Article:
Half of drivers OK with being monitored
Usage-based coverage offers discounts for safe driving. But are you willing to have your habits monitored?
Half of consumers would let their car insurance company monitor their driving for a discount of 10%, a new survey finds, and more than a third would even switch carriers for the opportunity.
The survey of 2,072 insured drivers by analytics provider LexisNexis Risk Solutions finds increasing acceptance of technology to cut the cost of car insurance.
Usage-based coverage, sometimes called telematics, offers the prospect of discounts for people who drive fewer miles, at the safest times of the day, or demonstrate extreme caution behind the wheel. That information is typically gathered by devices that plug into the car’s onboard diagnostics system and transmit data back to the insurance company. By far the most widely recognized system is Progressive’s Snapshot, though most major national insurance companies have a program of their own.
In fact, the survey found, more consumers were less comfortable with online banking (51%), search engines that collect their history (57%), or using social networking sites that maintain personal information (61%) than they were with the idea of idea sharing their driving data (48%) or GPS location with a car insurance company (40%).
While the survey indicates widespread willingness to consider telematics, only about 1.4 million drivers have tried Progressive’s program so far. Here are the top 10 factors surveyed consumers said would increase their interest in usage-based insurance:
1. 80% -- Ability to opt out without penalty
2. 79% -- Receiving a discount
3. 77% -- Choosing the information provided to insurer
4. 75% -- Control over what you pay
5. 69% -- Information saved for a short time
6. 69% -- Ability to view driving score
7. 69% -- Additional safety features
8. 65% -- Information on child’s driving
9. 64% -- Collecting accident data
10. 57% -- Maintenance alerts
Many of those puzzle pieces are already in place.
Some carriers offer a discount to drivers simply for enrolling, and all allow drivers to opt out of the program. Depending on the insurer, the discount could be based on mileage alone. Others delve deeper, with how hard you accelerate or brake affecting your eventual discount. Most programs allow drivers to see their data online. And Progressive offers a free trial to customers of other insurance companies.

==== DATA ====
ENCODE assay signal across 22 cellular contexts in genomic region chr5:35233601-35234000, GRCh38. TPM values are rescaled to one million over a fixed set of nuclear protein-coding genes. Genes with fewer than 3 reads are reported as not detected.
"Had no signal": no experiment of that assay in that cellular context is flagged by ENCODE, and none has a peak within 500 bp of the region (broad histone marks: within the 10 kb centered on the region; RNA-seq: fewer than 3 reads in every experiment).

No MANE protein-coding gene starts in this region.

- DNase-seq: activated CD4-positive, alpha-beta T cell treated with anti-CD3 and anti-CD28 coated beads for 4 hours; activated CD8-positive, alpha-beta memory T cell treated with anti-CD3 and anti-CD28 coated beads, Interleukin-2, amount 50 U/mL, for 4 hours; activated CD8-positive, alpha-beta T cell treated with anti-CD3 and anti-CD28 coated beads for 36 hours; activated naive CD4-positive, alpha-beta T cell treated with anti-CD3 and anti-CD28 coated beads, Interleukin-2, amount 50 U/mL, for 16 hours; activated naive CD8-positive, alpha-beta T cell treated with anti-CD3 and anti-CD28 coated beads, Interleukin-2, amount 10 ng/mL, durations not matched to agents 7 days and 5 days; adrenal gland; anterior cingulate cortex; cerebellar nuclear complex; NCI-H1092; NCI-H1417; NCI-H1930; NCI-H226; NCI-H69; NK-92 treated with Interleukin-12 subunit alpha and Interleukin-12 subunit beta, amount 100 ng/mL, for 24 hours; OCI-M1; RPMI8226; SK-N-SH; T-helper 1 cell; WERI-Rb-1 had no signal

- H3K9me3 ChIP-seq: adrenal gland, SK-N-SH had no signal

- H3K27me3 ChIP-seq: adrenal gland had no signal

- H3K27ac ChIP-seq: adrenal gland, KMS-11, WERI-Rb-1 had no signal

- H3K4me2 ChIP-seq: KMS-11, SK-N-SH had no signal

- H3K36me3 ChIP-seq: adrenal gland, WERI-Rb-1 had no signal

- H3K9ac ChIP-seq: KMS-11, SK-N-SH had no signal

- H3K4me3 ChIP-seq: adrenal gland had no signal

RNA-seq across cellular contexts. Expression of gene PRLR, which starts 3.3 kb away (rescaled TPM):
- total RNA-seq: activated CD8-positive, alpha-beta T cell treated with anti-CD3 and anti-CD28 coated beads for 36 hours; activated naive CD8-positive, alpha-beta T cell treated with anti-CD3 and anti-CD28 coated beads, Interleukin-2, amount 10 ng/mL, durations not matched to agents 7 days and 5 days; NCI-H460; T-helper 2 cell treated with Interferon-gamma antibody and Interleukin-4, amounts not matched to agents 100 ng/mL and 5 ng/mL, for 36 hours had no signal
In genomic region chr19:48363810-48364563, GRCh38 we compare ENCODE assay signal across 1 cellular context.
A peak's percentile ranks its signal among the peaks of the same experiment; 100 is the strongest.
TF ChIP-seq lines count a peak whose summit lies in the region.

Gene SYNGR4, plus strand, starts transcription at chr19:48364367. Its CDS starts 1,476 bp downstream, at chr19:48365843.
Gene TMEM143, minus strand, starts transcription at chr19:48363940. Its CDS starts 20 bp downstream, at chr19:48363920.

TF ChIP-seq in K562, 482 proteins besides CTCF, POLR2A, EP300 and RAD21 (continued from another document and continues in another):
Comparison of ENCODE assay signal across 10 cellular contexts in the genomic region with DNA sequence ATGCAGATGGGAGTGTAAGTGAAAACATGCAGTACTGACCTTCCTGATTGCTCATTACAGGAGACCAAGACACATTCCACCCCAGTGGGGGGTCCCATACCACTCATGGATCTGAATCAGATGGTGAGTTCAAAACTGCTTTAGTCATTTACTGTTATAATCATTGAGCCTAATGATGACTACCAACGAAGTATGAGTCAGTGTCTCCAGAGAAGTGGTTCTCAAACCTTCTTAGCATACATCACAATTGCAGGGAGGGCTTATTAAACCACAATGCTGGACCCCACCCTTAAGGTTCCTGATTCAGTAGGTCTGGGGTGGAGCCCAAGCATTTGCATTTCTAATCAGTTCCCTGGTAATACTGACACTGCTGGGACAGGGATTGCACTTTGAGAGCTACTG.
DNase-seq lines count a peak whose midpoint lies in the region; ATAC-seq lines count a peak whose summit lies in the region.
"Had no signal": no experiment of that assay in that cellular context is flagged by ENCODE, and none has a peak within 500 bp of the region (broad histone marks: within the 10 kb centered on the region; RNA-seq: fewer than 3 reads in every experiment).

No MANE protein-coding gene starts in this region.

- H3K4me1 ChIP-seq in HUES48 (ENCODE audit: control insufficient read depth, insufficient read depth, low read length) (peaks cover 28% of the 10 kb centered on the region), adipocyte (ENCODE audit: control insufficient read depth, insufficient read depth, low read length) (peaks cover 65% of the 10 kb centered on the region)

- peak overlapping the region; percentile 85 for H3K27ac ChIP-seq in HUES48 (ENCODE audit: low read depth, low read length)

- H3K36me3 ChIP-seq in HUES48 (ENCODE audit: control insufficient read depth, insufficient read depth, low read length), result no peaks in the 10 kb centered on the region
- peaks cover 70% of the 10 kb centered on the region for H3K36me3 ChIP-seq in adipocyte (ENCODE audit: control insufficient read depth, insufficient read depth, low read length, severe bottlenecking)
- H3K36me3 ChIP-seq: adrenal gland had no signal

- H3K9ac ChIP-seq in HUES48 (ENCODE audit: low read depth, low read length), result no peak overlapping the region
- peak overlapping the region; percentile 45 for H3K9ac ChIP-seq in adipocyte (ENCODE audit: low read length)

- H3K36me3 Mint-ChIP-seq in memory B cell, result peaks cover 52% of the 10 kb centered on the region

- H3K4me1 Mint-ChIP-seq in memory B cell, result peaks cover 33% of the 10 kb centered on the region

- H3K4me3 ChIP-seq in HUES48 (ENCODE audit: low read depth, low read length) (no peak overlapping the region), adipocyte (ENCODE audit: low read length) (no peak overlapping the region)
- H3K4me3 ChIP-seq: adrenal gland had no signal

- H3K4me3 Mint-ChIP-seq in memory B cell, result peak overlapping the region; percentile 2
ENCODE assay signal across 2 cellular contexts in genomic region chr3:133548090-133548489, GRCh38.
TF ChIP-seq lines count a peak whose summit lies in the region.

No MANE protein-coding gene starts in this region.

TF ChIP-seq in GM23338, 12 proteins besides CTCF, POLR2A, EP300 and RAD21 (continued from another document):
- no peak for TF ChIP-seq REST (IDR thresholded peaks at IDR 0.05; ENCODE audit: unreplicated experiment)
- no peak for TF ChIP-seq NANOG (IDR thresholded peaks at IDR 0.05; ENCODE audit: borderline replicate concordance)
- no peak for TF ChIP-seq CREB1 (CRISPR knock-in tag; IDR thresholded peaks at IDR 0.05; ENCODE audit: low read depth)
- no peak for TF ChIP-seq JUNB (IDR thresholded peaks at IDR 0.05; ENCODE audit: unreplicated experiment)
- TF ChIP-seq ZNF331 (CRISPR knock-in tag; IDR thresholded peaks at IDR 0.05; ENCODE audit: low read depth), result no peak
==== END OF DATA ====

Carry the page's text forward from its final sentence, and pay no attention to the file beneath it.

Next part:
But once enrolled, you can’t choose which data your insurer sees or control how long the data is stored. Currently, insurers say that data from their devices can be used only to reduce rates, not raise them.
The technology can go much further: State Farm recently patented a way to adjust rates based on the specific roads you drive, not just the ZIP code where you live.
Industry analyst ABIresearch predicts 89 million worldwide will adopt usage-based insurance by 2017.
That growth could be enabled partly by the emerging use of smartphones to gather and send data, especially in Europe -- which links the data to a specific driver rather than just to the car. The LexisNexis survey found 73% of consumers viewed the idea of smartphone-based coverage as no more intimidating than programs involving a plug-in device.
More from CarInsurance.com:
- How much car insurance to buy
- Plug in, drive less, save more
- How do you know when it's time to shop around?
and why may i ask do they need all of this information. kind of like oboma care next they will want to monitor your sex. life give me a break some things in life are my business when the people who sell me insurance are perfect and can prove it to me then and only then do i want them monitoring my ever move if i accelerate to fast or break to much its my business i pay for the breaks and gas
There are good and valid reasons why even "innocent" people are advised to say nothing to the cops without having their lawyer present. Statements and facts (e.g., driving data) are easily misinterpreted, especially if the person perusing them has an agenda counter to your own best interests.